The moisture from the soil condensed on the baggies and kept the baby plants alive.  After several weeks, I removed the baggies and set the plants outdoors in the shade.  After a couple of weeks, I carefully repotted them into larger pots or into large plastic glasses in which I poked drainage holes.  By this time, about half of them had leaves; half did not.  Most of the leafless twigs were in a pot with a thriving baby plant, so I left them together to avoid disturbing any roots.

Three weeks ago, two of my babies had visible roots in the soil and more coming out of the bottoms of their pots.  I paid someone to dig a trench and a deep hole which I filled with a mixture of the removed dirt, planting mix, and gravel.  I planted my two babies and a bunch of euphorbia tirucalli (pencil cactus). 

This morning I noticed two more twigs are nearly ready to be planted, and a few more have died.  The twigs are all on our lower balcony which gets light but is covered.  Unfortunately, the cats enjoy wandering amongst these plants, sometimes knocking them over, which has done very little for the plants’ health.  I think I shall move these plastic containers of growing twigs onto the dirt of thriving  tomatoes and flowers, which will prevent the cats from accessing them.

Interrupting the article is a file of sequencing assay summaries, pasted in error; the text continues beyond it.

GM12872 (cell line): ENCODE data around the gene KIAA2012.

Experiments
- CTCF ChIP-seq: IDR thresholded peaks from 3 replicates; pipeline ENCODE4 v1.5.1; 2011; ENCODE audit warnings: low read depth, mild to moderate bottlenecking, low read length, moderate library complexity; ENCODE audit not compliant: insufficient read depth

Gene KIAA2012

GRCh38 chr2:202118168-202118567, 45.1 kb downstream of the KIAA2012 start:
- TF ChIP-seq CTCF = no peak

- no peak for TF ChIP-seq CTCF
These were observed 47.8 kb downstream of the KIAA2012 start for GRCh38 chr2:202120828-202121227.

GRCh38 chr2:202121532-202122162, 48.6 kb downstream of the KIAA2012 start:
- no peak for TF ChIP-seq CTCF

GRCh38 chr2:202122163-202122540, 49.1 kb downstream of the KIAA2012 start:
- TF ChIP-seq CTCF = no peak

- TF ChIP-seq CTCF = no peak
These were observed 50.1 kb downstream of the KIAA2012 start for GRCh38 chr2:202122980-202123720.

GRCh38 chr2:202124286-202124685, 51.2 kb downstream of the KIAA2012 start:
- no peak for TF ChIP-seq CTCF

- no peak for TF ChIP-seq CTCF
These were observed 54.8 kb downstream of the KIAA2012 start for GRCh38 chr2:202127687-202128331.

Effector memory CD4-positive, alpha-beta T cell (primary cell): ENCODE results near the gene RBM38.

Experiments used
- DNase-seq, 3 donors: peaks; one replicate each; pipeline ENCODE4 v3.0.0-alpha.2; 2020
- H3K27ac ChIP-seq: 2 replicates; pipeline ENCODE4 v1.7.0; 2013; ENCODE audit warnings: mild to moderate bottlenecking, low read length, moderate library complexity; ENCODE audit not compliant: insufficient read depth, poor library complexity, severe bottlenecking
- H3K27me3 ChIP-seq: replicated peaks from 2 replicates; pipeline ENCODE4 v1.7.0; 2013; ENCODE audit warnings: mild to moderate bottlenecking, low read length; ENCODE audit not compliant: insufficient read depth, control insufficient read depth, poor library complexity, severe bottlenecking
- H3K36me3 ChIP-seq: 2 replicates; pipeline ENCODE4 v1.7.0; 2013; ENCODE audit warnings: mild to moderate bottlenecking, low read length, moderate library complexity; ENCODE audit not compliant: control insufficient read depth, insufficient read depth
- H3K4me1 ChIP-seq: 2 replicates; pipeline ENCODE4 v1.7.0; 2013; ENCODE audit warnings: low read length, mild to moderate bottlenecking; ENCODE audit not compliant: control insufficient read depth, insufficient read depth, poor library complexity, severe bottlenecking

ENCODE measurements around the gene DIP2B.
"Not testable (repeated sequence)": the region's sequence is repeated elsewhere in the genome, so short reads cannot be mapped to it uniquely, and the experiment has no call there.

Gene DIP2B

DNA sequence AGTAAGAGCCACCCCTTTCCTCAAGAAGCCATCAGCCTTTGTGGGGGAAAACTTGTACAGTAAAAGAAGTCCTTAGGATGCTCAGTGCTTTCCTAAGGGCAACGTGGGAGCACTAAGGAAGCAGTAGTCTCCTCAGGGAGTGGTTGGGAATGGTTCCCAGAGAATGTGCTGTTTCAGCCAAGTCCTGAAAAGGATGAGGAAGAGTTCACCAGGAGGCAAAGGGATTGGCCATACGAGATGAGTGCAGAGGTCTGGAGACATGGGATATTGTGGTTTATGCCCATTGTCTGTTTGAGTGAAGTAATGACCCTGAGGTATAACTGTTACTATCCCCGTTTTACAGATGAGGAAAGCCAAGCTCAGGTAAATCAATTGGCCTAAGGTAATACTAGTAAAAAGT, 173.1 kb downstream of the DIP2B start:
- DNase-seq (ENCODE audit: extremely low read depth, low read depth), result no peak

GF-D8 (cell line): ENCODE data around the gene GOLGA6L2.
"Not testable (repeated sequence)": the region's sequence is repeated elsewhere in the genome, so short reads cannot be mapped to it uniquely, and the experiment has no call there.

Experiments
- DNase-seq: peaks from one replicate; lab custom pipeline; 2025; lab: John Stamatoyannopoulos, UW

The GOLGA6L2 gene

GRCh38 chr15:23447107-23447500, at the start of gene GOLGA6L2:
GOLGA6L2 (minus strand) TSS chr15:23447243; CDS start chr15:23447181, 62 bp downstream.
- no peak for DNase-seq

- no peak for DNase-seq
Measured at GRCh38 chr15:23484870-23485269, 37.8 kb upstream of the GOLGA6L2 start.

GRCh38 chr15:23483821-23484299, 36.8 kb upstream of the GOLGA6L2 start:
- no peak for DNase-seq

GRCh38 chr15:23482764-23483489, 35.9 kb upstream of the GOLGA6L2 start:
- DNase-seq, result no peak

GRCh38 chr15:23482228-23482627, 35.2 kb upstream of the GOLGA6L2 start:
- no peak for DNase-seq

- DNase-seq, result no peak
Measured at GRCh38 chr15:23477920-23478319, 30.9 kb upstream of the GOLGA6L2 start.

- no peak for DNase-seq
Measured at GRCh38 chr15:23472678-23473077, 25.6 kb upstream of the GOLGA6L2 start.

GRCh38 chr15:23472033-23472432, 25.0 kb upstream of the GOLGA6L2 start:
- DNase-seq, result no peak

I am truly excited about the future of these bougainvillea plants, and hope they are not going to be victims.  In a previous article, I did confess to being a serial killer of plants. Hopefully, that won’t happen this time.

Mission Hills Garden Club is having a pre-Halloween pumpkin planting garden party. It takes place from 3 p.m. to 5 p.m., Sunday, October 24 at Mission Hills Nursery, located at 1525 Fort Stockton Drive. Cost is $15 for members and $20 for non-members. The fee includes plants and planting materials required for this fun and creative fall project. Each participant will leave the event with a live fall planting to welcome trick-or-treaters to their door. Children must attend with their supervising adult. Refreshments will be served.

Bougainvillea cuttings can create healthy and established plants.

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About the Author ()

Barbara Strona is a native Californian who grew up in the Mid-West and Los Angeles. She and her architect husband, Carl, came to San Diego in 1968 and have lived in Mission Hills since early 1971. Barbara received a Bachelor of Arts from Scripps College with a major in English, and a minor in Art. She attended UCLA graduate school and received a General Secondary Credential. She taught English in Los Angeles, Pennsylvania, and at Point Loma High School. She has been a Realtor specializing in residential sales since 1984. Her passions include her job, reading, writing, foreign languages and foreign countries, animals (feathered or furry), theatre, and her family: husband, two adult children and two grandsons.